GeoDict User Meeting 2023
Forced Imbibition and Uncertainty Modelling using the Morphological Method
The morphological approach is a computationally attractive method for calculating relative permeability and capillary pressure saturation functions. In the workflow, morphological operations are used to calculate the fluid phase distribution in the pore space of a digital twin. Once the pore space is occupied, the fluid-phase conductivity and thus flow properties can be calculated by direct simulations on the phase occupied pore space. It therefore combines computational advantages with direct flow simulations on the digital twin. The morphological approach has delivered good results for drainage, but showed limitations in terms of imbibition processes and uncertainty modeling.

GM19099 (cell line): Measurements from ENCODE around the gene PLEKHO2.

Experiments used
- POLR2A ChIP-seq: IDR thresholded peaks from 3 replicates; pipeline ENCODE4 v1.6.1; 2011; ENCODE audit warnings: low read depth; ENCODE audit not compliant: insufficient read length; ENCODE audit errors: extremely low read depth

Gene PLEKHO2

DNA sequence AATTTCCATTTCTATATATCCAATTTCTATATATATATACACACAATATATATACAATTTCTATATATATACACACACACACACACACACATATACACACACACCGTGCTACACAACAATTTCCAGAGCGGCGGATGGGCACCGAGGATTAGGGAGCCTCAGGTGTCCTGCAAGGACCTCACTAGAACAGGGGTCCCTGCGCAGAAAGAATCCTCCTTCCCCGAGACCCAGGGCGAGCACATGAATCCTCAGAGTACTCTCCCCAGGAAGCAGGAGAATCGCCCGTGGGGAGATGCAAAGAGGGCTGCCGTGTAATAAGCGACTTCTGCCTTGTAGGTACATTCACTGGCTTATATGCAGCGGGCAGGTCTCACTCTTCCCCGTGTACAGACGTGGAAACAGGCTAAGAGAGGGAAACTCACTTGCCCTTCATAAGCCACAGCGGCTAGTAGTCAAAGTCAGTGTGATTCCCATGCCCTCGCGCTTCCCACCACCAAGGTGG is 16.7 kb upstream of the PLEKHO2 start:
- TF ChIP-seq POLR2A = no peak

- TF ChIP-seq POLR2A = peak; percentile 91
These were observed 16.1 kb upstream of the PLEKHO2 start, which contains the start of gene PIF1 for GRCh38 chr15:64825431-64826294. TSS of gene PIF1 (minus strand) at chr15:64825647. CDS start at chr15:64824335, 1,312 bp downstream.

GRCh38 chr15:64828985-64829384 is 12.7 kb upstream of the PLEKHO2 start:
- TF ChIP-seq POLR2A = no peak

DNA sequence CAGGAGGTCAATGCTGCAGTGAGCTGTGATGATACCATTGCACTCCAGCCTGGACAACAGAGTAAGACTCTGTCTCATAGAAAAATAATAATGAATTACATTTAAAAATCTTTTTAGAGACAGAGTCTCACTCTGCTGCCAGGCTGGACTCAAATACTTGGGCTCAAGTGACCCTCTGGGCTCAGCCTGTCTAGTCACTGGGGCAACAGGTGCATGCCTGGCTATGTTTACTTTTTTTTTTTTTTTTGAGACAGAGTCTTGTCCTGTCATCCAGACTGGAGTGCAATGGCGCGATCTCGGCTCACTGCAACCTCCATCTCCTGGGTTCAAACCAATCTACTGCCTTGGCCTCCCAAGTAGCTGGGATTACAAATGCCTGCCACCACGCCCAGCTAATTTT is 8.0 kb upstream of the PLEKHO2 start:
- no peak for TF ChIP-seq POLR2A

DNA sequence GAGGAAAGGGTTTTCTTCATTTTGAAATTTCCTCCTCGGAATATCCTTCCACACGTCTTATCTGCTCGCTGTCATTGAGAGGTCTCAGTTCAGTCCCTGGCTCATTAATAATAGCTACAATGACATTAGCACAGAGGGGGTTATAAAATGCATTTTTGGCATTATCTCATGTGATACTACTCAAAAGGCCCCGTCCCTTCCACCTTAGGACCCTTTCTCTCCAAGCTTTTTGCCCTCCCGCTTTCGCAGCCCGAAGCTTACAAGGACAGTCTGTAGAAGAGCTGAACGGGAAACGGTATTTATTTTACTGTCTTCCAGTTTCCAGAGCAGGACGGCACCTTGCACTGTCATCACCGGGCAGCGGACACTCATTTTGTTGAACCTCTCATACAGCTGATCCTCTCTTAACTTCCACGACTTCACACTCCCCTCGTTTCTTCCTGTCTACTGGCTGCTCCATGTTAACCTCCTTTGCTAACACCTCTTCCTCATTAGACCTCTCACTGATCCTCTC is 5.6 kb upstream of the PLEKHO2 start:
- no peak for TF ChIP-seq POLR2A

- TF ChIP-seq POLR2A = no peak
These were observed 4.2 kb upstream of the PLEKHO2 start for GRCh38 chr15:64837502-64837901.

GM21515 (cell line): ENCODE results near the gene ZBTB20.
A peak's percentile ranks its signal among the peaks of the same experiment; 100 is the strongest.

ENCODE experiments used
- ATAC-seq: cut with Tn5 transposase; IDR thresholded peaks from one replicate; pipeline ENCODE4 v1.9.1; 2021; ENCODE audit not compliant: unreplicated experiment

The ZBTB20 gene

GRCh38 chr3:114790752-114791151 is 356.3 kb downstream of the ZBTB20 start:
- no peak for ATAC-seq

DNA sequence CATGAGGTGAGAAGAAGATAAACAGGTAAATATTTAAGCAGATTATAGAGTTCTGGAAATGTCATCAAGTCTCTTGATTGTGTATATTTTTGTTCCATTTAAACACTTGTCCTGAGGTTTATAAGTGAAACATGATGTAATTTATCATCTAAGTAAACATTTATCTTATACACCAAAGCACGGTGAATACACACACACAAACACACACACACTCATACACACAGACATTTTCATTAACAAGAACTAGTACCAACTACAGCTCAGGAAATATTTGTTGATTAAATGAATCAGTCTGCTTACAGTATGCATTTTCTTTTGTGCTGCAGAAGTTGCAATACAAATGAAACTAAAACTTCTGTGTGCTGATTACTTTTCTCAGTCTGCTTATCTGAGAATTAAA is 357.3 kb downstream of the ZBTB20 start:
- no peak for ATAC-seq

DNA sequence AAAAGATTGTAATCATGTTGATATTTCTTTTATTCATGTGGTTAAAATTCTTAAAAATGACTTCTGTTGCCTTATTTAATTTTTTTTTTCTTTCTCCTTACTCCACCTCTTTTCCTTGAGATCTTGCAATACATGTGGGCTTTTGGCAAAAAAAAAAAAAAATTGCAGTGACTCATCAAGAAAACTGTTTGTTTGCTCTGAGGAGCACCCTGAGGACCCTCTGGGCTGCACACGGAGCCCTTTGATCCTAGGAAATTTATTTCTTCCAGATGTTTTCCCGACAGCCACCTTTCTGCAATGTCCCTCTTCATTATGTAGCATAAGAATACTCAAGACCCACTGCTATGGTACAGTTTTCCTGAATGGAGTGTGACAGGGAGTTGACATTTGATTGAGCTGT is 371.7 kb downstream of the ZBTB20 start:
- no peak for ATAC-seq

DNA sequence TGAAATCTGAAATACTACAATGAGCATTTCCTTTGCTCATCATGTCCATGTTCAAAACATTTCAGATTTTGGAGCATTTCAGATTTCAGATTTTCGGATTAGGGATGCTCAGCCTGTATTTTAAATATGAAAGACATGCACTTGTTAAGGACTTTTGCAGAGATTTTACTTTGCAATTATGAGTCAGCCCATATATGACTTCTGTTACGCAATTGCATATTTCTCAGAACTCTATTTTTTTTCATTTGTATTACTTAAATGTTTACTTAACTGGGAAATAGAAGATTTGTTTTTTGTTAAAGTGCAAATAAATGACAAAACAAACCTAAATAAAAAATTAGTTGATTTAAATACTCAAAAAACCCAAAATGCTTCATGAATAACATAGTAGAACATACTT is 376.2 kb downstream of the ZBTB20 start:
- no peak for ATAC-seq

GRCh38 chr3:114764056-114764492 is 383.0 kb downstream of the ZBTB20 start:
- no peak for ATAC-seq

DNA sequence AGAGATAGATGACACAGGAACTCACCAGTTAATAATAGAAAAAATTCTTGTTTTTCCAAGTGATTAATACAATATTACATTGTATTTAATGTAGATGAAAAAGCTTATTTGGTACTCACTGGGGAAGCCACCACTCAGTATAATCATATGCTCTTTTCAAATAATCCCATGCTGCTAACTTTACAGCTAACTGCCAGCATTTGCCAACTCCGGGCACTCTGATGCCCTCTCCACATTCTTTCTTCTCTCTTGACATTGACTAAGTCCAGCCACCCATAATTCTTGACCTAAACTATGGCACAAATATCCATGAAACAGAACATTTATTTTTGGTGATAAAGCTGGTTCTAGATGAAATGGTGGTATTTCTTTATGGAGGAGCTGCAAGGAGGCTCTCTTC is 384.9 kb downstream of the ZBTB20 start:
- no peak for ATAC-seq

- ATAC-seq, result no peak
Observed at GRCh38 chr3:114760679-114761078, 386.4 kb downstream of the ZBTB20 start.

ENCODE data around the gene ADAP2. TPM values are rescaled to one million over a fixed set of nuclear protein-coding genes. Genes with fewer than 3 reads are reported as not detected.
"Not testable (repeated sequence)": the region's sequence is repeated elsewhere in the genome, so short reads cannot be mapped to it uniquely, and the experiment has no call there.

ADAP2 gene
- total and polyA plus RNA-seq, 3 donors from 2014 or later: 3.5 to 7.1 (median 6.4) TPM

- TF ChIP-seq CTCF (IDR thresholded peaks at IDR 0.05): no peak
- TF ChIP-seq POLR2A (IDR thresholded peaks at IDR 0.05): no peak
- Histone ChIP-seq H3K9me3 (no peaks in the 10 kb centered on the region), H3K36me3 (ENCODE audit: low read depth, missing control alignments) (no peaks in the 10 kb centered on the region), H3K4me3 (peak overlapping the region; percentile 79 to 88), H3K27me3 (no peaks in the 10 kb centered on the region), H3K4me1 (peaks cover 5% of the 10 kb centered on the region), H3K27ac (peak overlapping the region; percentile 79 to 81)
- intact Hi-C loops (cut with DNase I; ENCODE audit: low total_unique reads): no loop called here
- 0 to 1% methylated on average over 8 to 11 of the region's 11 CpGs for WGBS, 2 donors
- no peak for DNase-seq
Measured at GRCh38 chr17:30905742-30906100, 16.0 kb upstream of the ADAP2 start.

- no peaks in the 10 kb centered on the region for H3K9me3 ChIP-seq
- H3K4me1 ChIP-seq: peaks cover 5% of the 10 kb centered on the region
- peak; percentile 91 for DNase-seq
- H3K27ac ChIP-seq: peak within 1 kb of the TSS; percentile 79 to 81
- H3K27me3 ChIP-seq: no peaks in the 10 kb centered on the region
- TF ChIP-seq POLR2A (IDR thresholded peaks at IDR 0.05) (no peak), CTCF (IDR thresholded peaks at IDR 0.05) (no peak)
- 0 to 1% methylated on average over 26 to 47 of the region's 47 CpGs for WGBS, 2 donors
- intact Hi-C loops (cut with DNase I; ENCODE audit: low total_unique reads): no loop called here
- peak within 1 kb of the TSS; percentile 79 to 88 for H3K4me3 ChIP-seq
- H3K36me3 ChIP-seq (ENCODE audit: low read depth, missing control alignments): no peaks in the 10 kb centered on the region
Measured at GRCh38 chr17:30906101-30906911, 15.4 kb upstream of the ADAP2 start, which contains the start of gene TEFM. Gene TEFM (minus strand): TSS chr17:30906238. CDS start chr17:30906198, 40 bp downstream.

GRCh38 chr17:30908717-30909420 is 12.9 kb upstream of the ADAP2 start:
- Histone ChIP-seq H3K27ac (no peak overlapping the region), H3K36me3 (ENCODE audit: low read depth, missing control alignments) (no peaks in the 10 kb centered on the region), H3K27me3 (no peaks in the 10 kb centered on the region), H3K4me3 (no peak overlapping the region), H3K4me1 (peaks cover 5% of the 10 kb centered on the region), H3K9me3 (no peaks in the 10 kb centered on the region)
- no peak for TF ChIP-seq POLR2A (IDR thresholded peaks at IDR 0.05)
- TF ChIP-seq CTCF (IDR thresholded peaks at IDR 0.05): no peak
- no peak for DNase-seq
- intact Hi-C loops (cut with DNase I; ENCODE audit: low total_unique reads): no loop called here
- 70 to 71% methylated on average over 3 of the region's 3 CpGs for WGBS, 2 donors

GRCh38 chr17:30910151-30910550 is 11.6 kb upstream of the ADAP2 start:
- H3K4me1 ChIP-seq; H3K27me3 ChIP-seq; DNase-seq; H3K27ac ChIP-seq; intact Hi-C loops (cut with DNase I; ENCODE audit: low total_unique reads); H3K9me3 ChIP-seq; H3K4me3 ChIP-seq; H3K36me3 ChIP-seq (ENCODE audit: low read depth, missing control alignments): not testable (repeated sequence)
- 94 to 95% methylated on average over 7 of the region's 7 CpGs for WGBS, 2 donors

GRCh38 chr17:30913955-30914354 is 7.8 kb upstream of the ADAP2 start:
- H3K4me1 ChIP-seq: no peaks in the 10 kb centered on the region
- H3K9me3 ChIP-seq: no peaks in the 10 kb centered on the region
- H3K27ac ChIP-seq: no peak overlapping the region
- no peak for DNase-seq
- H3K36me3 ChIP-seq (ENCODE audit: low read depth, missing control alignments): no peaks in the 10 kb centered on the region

In this work, we implement contact angle distributions in a deterministic and stochastic way in the approach. With this, we extend the simulated saturation range from purely spontaneous to forced imbibition, resulting in a full range imbibition relative permeability. Furthermore, by introducing stochastic contact angle distributions, different fluid phase distributions are obtained which allow for an uncertainty analysis. To verify the simulation results, we check (a) whether the simulation results agree with experience from SCAL measurements, and (b) compare the morphologically derived results and experimentally determined. Due to the newly introduced modifications, the imbibition process now behaves as physically expected and is in better agreement with experimental data compared to earlier studies.